Data Exfiltration Drives Profits

Unfortunately, the move to exfiltrate data, name-and-shame victims and so on has been leading to higher profits for criminals.

In numerous recent cases, despite being able to fully restore data from backups, victims have then felt "compelled to have to engage in an extortion negotiation and potentially a payment to a threat actor because of the potential for what they deemed to be irreparable harm to their business if the information is leaked, and so they end up paying to prevent that," says Coveware CEO Bill Siegel.

"It really is just the brand damage that customers are trying to avoid, but so far, unfortunately, it has been a successful strategy, I think, for the criminals in coercing more victims to pay than they previously did," he tells me.

That said, once the data goes missing, an organization still needs to comply with all relevant data breach laws, he notes, regardless of whether the stolen information ends up on a data-leaks site (see: Ransomware + Exfiltration + Leaks = Data Breach).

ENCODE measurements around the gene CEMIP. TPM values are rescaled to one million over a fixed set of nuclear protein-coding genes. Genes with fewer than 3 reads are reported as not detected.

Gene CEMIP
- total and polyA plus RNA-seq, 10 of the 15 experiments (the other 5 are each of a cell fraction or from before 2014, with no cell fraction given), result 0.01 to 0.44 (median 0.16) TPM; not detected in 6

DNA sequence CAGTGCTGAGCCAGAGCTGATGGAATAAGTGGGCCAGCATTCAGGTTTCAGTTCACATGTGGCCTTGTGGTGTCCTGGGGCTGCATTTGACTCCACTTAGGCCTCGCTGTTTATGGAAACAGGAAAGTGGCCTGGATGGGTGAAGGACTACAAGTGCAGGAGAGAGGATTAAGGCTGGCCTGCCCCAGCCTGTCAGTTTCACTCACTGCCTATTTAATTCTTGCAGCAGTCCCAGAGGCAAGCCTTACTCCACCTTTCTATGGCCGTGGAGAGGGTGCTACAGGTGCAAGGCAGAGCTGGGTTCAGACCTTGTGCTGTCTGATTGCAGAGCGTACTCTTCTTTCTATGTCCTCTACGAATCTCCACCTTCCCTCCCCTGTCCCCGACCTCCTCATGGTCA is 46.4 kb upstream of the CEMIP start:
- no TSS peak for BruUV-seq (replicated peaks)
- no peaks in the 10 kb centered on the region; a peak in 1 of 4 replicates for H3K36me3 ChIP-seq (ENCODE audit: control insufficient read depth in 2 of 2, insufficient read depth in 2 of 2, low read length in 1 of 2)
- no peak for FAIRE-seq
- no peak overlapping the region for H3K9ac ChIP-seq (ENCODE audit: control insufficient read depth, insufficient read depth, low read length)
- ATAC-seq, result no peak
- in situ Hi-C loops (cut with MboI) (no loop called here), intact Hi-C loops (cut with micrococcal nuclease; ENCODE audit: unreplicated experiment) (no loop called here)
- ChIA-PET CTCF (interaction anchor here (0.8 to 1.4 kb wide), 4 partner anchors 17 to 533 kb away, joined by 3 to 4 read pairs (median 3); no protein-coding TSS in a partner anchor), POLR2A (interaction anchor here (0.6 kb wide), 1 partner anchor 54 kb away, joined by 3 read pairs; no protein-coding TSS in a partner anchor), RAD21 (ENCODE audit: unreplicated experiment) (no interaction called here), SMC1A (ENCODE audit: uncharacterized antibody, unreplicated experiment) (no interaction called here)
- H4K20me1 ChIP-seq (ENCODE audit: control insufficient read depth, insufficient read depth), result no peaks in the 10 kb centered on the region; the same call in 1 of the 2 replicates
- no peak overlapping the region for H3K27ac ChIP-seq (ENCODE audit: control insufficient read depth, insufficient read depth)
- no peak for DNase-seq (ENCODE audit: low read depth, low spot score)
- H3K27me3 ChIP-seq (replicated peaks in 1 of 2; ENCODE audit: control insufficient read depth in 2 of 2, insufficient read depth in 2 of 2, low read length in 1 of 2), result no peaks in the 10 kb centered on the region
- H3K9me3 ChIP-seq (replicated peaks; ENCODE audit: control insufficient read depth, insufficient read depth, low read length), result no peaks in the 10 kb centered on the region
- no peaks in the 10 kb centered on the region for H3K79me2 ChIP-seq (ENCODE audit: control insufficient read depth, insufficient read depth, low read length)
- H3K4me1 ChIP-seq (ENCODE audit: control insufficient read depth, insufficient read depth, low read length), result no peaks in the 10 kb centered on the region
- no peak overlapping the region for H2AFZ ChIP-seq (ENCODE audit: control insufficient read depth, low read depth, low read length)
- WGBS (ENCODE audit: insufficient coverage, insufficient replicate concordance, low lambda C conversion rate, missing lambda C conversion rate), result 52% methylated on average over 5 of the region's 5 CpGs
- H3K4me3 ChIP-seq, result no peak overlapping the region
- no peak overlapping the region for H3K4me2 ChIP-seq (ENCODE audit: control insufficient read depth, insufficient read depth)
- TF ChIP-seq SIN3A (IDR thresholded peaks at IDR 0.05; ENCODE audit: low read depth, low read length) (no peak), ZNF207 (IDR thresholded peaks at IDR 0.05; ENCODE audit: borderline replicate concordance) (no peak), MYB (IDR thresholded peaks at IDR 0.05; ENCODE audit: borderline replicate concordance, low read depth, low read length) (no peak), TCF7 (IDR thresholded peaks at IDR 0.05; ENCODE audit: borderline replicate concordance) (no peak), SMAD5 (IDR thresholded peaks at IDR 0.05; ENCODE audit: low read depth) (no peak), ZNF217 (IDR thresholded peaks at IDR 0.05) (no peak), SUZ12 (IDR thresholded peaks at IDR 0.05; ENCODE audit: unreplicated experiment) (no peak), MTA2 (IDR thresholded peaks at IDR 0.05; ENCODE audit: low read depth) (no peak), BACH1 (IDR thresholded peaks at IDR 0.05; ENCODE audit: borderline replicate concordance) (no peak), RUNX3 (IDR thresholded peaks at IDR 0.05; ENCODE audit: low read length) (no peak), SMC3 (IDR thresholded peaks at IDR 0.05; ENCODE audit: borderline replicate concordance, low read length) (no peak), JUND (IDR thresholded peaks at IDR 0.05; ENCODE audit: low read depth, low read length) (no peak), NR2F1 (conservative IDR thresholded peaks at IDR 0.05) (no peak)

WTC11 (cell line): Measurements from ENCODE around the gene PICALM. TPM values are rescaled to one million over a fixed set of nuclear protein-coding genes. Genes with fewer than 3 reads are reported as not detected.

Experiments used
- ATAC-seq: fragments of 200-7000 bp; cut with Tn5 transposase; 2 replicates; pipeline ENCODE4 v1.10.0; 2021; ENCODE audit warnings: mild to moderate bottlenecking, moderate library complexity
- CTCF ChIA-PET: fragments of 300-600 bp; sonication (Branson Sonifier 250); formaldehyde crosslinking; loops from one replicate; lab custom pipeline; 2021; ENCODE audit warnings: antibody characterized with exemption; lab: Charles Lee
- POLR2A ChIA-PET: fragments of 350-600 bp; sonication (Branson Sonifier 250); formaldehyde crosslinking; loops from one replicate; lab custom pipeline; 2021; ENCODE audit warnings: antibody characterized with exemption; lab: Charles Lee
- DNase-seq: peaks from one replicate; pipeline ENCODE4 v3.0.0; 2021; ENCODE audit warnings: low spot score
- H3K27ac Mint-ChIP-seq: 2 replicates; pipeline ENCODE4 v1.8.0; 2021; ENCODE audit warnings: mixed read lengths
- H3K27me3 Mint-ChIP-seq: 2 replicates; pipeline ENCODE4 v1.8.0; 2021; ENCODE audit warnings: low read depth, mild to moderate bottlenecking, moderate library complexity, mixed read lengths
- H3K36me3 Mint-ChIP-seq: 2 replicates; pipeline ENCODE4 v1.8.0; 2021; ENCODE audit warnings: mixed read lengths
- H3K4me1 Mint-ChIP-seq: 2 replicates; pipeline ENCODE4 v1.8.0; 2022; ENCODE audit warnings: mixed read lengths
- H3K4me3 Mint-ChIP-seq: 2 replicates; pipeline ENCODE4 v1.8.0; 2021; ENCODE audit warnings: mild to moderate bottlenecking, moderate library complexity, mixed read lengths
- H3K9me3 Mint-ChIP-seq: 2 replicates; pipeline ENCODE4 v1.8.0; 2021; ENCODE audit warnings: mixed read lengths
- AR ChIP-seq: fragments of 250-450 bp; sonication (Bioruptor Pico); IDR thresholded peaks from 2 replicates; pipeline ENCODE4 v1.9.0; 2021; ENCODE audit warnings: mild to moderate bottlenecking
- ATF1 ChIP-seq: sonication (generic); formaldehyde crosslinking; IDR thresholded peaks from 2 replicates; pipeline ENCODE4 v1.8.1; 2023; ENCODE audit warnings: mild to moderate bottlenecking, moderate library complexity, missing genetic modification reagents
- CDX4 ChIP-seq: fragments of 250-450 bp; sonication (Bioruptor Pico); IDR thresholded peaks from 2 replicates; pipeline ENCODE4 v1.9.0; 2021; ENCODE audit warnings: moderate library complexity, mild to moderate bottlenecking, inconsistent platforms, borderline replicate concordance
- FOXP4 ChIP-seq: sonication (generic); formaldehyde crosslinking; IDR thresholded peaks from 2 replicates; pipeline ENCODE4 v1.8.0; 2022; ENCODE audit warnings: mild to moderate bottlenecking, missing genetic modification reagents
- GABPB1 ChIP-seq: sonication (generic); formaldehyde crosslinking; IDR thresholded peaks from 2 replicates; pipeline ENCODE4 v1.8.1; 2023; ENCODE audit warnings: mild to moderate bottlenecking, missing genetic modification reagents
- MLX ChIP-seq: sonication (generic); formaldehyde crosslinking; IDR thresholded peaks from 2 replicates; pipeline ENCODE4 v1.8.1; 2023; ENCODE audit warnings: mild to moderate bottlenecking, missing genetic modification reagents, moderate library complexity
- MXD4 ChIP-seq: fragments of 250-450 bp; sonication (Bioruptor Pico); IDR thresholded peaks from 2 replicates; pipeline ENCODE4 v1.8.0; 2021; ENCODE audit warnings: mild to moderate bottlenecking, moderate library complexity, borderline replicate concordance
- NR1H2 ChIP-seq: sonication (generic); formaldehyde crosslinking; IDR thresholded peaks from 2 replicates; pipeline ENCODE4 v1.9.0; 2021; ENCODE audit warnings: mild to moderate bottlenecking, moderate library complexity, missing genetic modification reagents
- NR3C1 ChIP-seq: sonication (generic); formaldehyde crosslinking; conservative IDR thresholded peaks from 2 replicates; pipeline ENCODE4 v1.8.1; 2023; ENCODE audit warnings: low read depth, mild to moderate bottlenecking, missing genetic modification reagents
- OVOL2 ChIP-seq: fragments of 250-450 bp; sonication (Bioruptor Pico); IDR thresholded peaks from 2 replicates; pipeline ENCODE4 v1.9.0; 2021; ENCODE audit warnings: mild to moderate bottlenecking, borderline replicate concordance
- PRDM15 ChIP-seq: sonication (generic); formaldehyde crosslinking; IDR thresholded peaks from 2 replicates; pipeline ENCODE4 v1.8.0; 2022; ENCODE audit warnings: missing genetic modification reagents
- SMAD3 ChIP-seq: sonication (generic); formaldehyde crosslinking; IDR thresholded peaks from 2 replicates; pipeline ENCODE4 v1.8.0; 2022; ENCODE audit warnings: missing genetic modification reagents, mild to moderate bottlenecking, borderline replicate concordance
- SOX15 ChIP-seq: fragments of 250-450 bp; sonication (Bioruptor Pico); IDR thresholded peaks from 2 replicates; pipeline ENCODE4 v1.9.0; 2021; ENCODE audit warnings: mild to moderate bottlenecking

He's hopeful that the name-and-shame strategy might soon fizzle out. "Luckily it's been happening so much that these name and shame sites are getting so cluttered that I think the efficacy of it has worn off," he adds. "It happens so often that companies don't feel like it's that big of a deal," or at least he hopes this phenomenon is trending in that direction.

More Victims Pay for Deletion

In the meantime, a growing number of companies have admitted to paying ransomware attackers, and not because they needed a decryption tool.

Cloud-based marketing, fundraising and customer relationship management software vendor Blackbaud, for example, said in July that it paid ransomware attackers not because it needed a decryptor, but because customer information had been stolen. "Because protecting our customers' data is our top priority, we paid the cybercriminal's demand with confirmation that the copy they removed had been destroyed," Blackbaud said (see: Class Action Lawsuit Questions Blackbaud's Hacker Payoff).